More courts allowing 3 parents of 1 child

American courts have for decades granted some rights to grandparents, stepparents and others in children's lives, but parents have uniquely broad rights and responsibilities. Advocates say acknowledging a third parent — whether on a birth certificate, by adoption, or in a custody or child support ruling — reflects the modern realities of some families: gay couples who set out to have a child with a friend of the opposite gender, men seeking to retain paternal roles after DNA shows someone else is a biological father, and other situations. The landscape is only getting more complex. For instance, new techniques designed to avoid some rare diseases now allow for a child to be born with a small amount of DNA from a third person.

Business bodies come together in call for softer Brexit

Five major UK business bodies have come together to call for continued access to the European single market until a final Brexit deal is made with the EU. They ask the government to "put the economy first". Formal Brexit negotiations between the EU and the UK begin on Monday.

Cuba denounces Trump's policy rollback

Cuba's government has denounced US President Donald Trump's decision to roll back on policy changes towards the island nation. However, it says it will still co-operate with its larger neighbor. Trump said he was re-imposing certain travel and trade restrictions eased by the Obama administration, condemning a "completely one-sided deal". But he is not reversing key diplomatic and commercial ties.

Judge declares mistrial after jury deadlock in Bill Cosby case

A US judge has declared a mistrial in the Bill Cosby sex assault case after the jury remained deadlocked for days. The seven men and five women were unable to reach a unanimous decision after some 53 hours of deliberations in Norristown, Pennsylvania. Cosby, 79, is accused of drugging and sexually assaulting Andrea Constand in 2004. His lawyers had argued the sex was consensual. The US comedian could now face new proceedings. He walks away from court a free man, but the prosecution has already said they are pursuing a fresh trial.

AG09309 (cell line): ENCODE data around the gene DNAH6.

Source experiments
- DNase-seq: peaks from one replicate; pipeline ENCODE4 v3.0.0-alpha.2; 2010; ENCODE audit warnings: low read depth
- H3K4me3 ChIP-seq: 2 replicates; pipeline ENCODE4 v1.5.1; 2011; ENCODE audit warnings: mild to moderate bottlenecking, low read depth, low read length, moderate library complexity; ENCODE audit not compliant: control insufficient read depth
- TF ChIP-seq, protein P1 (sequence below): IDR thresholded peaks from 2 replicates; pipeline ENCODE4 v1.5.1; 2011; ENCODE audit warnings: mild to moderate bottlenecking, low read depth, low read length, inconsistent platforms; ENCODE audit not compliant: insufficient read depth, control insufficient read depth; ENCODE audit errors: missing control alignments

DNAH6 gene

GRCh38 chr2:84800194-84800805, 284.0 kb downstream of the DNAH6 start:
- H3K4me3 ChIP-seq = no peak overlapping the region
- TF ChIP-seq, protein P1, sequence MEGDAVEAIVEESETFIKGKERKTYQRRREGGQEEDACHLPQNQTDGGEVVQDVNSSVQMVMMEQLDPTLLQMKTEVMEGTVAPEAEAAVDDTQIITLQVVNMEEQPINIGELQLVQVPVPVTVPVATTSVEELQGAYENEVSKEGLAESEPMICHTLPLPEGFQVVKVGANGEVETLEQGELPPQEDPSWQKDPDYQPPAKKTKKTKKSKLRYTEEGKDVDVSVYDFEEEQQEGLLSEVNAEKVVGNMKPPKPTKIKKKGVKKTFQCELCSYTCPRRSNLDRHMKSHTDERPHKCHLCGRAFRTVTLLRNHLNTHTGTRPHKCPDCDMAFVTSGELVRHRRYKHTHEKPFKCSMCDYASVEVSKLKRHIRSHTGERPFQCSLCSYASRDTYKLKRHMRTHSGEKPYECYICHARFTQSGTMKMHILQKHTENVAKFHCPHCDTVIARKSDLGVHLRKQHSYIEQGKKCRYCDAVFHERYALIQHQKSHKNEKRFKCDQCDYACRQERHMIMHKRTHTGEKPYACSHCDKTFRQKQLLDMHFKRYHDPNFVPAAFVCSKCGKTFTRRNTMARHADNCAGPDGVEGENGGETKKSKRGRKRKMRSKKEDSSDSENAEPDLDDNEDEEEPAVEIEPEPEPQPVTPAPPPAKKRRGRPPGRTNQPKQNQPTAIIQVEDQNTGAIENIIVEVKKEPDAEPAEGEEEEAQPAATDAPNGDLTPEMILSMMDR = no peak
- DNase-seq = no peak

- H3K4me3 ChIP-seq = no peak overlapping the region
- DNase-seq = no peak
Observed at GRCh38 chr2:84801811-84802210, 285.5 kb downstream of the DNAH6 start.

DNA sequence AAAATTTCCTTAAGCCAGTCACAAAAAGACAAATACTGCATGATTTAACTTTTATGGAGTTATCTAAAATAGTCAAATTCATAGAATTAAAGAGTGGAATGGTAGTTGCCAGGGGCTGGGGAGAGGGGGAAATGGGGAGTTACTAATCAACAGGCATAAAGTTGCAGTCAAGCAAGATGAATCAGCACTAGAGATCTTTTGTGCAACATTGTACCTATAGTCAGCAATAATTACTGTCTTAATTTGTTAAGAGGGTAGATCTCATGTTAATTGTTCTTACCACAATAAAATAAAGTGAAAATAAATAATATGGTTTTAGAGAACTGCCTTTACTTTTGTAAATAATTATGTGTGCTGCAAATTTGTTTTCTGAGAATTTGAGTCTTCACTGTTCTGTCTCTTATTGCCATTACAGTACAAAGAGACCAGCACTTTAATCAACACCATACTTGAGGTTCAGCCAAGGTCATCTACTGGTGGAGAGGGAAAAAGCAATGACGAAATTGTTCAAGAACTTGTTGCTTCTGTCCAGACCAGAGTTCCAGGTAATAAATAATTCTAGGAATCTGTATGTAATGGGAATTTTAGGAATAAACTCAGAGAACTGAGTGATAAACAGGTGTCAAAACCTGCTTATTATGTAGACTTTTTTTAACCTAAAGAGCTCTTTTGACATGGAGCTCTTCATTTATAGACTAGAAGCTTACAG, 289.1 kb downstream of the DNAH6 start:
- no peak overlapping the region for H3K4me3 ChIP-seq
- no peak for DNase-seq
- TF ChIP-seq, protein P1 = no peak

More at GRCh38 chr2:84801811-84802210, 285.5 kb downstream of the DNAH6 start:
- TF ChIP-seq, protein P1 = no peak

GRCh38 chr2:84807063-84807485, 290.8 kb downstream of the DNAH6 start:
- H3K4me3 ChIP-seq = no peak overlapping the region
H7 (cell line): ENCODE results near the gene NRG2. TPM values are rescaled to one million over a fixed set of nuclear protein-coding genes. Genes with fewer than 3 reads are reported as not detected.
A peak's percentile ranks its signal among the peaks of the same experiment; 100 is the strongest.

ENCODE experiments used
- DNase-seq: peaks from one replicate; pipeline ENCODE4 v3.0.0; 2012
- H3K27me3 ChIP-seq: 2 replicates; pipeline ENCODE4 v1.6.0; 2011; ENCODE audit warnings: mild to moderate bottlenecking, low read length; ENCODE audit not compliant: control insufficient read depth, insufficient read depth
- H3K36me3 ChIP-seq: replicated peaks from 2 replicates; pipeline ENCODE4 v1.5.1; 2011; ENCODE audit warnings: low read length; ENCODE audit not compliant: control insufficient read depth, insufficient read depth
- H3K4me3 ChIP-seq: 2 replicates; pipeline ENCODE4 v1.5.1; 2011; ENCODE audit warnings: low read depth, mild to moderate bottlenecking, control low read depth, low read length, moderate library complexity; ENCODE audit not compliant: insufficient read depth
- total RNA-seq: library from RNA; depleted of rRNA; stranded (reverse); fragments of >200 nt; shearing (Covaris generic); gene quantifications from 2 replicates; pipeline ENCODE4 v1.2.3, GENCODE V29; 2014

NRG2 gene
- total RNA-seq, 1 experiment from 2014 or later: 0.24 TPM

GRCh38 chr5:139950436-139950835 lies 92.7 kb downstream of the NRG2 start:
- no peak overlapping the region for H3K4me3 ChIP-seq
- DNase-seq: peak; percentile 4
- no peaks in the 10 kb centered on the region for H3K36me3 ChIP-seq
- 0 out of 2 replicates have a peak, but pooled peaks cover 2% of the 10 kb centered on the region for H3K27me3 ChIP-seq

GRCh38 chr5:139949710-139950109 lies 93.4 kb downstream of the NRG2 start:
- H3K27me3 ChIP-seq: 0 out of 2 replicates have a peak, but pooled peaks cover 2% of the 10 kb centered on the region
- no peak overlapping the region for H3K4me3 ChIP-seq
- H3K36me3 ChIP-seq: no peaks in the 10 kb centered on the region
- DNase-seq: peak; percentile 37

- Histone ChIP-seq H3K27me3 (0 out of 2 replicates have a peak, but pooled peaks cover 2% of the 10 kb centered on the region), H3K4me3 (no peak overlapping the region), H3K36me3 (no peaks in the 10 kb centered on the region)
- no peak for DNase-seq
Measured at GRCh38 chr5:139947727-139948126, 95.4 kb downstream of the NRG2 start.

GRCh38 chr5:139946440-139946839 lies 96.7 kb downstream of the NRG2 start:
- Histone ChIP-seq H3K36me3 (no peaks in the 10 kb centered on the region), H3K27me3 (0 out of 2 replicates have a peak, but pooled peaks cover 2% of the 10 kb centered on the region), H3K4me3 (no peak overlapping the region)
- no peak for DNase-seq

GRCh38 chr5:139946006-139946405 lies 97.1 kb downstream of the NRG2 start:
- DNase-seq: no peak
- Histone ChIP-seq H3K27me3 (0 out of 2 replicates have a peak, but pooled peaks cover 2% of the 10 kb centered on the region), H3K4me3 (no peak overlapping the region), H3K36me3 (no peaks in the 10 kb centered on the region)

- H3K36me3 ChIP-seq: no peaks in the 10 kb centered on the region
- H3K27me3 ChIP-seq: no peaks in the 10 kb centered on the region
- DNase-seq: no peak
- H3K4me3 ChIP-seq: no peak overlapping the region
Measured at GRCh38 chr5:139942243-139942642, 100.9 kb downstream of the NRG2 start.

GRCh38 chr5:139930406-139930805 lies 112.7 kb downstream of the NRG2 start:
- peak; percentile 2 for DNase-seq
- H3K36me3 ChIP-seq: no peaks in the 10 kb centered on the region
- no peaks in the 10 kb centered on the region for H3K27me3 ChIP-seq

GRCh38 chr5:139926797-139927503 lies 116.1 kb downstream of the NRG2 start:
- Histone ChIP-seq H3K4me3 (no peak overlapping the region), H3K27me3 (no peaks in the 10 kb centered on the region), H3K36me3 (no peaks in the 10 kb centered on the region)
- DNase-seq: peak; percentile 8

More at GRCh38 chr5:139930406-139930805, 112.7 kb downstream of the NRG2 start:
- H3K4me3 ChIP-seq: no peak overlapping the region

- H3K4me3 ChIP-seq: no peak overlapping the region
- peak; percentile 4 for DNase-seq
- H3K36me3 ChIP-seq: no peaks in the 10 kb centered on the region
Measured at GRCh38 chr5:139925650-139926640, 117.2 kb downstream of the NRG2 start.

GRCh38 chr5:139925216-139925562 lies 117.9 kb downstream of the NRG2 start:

Eurozone ministers strike deal to release funds to Greece

Eurozone ministers have struck a deal to unlock the latest tranche of Greece's bailout cash. The bailout fund will disburse 8.5bn euros (£7.4bn) to Greece, eurozone ministers said in a statement. The latest tranche of the international bailout will help avert a fresh debt crisis in July when the next 7bn euro repayment of loans becomes due. The payment is still subject to parliamentary approvals in some countries. International Monetary Fund director Christine Lagarde said she would propose an approval in principle to her executive board. The IMF wants clarity on longer-term debt relief for Greece once the current funding scheme, worth up to 86bn euros, runs out next year.

Takata shares suspended ahead of expected bankruptcy